Disclaimer: Campfire Audio supplied this earphone for the purposes of this review. I am told that I can keep it. Many thanks. Andromeda is a five-driver thing of metal. It goes for 1.099$ USD. You can find out all about it here: Campfire Audio Andromeda.
Jupiter and Andromeda share the same chassis, the latter of which is augmented in several ways. Jupiter is mottle-finished while Andromeda is smooth. Details like the logo and the L/R channel markers are cut more precisely: details revealed especially well under the macro lens. Bring your eye close enough and you will see faint brushed strokes and fine CNC scores. These details do not affect sound, but speak volumes about Campfire Audio’s manufacturing prowess.
The edges of Andromeda’s fastening hardware are squared, rather than smoothed, and the bolt fittings are jewell-like in their precision. Best bolts in the business? Maybe. However, the sound ports are bored less precisely. There are now three rather than two: one for each frequency-bound speaker group. Three is cooler than two, but Jupiter’s are cleaner, less notched.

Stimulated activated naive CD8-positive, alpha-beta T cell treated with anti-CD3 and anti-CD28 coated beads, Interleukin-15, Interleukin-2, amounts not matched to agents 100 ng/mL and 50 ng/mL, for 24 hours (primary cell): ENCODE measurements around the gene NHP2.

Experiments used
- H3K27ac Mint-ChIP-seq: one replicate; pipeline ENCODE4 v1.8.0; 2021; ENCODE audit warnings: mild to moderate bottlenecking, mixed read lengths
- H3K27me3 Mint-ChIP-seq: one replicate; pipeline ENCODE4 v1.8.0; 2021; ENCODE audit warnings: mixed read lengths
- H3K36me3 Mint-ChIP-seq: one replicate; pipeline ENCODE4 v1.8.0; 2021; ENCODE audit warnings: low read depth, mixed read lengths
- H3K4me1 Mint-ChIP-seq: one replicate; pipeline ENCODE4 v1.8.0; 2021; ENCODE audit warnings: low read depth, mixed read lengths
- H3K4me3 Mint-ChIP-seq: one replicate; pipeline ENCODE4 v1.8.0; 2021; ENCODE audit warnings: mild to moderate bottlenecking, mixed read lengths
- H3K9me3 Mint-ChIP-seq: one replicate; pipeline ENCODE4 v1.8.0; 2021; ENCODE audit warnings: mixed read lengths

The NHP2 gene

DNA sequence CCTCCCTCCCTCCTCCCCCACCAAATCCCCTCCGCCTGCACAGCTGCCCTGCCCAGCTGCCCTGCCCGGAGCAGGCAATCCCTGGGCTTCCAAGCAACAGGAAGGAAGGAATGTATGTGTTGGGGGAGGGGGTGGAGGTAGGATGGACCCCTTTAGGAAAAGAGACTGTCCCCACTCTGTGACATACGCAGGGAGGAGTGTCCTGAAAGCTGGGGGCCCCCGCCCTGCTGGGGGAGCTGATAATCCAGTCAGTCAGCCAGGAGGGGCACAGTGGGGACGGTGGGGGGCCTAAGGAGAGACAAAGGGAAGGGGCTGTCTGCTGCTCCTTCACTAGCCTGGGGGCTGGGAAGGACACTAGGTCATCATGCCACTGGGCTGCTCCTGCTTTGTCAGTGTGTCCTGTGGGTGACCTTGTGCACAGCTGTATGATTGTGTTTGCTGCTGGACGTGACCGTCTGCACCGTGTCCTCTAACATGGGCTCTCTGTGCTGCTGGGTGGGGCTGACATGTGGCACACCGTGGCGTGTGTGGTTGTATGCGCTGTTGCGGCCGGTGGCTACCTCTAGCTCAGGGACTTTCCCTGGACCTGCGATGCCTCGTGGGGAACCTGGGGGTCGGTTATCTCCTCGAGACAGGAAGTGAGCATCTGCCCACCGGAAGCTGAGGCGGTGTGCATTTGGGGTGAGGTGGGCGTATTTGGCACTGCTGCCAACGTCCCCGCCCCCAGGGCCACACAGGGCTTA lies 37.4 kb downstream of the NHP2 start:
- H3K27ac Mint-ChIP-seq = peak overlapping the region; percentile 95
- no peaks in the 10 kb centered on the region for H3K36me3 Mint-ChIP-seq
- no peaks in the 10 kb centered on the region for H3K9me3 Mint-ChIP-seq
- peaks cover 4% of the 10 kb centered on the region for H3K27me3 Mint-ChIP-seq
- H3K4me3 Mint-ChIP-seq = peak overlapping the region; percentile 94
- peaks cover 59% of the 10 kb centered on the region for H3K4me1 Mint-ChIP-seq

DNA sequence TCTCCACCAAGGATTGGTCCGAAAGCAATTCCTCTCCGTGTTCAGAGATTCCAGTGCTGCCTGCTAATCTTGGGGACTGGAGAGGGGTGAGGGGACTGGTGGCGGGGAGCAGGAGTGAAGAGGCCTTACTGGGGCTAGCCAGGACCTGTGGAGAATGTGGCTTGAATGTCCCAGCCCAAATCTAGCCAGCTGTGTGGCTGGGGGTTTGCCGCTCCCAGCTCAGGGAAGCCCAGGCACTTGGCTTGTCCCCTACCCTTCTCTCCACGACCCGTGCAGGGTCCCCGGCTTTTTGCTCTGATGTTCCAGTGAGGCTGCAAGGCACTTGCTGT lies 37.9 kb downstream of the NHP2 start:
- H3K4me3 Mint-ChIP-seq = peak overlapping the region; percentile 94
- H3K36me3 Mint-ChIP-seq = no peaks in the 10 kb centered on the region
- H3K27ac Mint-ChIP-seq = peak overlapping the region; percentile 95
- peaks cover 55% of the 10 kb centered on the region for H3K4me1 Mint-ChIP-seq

Several other things have changed.
Andromeda’s case is painted rather than bare leather, meaning that it won’t age quite as personally. It is still tough and still just as comfortably lined. Gone is the 2,5mm TRRS balanced cable. In its stead is a supple, nearly microphonically immune cable with Campfire Audio now-iconic high-profile L-shaped plug.
Why has much of the rest of the market gone for pocket-unfriendly straight plugs?
If Jupiter fit well, Andromeda will, too. If you’ve not tried Jupiter, conjure up a flusher-fitting FitEar ToGo!334 with edges and metal. I dig that Andromeda fits flush in my ear. What I don’t dig is its short, fat, sound tube, which doesn’t anchor as well in the ear hole. Anecdotes in support or against Andromeda’s ergonomics abound. Overall it is a very well-constructed earphone whose machining is top notch. It is of middling comfort, but overall well thought-out.
And, just like Jupiter, it is sensitive. You won’t need to punch up the volume of your iPhone or player very high to find a comfortable listening level. At the moment, I’ve got my iPhone 4s set to a volume of 3 (out of 16) and am in my quiet office listening to folk music. Move to trance and I’m almost comfortable at a volume of 2. On the train, I’d bump both genres up a notch.
Sound and more after the jump: